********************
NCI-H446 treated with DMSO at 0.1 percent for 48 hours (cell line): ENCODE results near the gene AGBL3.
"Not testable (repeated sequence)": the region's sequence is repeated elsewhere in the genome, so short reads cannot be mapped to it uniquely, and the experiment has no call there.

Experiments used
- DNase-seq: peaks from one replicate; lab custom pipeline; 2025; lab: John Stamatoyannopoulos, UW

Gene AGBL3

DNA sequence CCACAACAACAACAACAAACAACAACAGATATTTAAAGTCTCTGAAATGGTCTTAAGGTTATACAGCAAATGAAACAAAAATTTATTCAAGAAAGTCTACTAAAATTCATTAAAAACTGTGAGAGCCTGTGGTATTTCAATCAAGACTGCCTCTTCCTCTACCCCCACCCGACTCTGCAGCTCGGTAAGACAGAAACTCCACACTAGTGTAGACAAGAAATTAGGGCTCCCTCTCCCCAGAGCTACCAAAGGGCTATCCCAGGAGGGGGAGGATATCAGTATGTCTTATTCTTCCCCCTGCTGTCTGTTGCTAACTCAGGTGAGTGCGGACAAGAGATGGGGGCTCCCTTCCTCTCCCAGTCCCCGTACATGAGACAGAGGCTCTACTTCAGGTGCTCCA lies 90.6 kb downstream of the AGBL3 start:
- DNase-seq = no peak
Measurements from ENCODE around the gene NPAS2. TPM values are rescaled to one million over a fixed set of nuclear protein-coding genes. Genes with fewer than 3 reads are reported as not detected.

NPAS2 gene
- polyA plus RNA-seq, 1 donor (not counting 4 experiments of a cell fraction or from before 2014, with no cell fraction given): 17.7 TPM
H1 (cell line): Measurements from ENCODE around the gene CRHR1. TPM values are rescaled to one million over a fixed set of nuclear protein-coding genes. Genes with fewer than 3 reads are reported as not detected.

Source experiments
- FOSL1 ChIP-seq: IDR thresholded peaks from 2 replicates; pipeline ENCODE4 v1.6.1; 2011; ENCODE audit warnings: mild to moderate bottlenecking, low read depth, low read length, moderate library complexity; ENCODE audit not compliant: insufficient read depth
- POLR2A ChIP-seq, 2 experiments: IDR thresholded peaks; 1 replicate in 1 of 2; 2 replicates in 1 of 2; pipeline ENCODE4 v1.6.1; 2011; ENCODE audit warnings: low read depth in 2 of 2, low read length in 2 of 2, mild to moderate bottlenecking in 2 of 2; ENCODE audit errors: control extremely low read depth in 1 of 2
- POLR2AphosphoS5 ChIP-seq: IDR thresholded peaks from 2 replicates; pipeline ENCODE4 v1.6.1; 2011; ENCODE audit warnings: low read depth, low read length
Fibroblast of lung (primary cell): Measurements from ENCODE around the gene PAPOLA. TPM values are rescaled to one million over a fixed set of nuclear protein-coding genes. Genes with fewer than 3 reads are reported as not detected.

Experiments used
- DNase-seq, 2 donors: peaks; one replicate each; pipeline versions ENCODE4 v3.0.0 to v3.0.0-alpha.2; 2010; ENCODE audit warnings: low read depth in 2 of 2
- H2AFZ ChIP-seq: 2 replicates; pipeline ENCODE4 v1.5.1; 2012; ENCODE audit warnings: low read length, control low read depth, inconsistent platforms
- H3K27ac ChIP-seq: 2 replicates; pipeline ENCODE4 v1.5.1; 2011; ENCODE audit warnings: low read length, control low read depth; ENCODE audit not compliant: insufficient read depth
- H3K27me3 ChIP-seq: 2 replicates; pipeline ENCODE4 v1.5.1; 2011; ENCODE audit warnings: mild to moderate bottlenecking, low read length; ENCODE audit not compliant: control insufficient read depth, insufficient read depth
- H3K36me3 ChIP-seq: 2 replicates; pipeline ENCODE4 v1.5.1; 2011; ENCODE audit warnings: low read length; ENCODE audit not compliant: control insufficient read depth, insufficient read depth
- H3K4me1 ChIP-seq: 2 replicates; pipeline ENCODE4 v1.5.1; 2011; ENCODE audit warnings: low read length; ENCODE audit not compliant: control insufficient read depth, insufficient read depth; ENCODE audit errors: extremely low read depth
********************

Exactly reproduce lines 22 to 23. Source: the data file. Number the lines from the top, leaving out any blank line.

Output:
- H3K36me3 ChIP-seq: 2 replicates; pipeline ENCODE4 v1.5.1; 2011; ENCODE audit warnings: low read length; ENCODE audit not compliant: control insufficient read depth, insufficient read depth
- H3K4me1 ChIP-seq: 2 replicates; pipeline ENCODE4 v1.5.1; 2011; ENCODE audit warnings: low read length; ENCODE audit not compliant: control insufficient read depth, insufficient read depth; ENCODE audit errors: extremely low read depth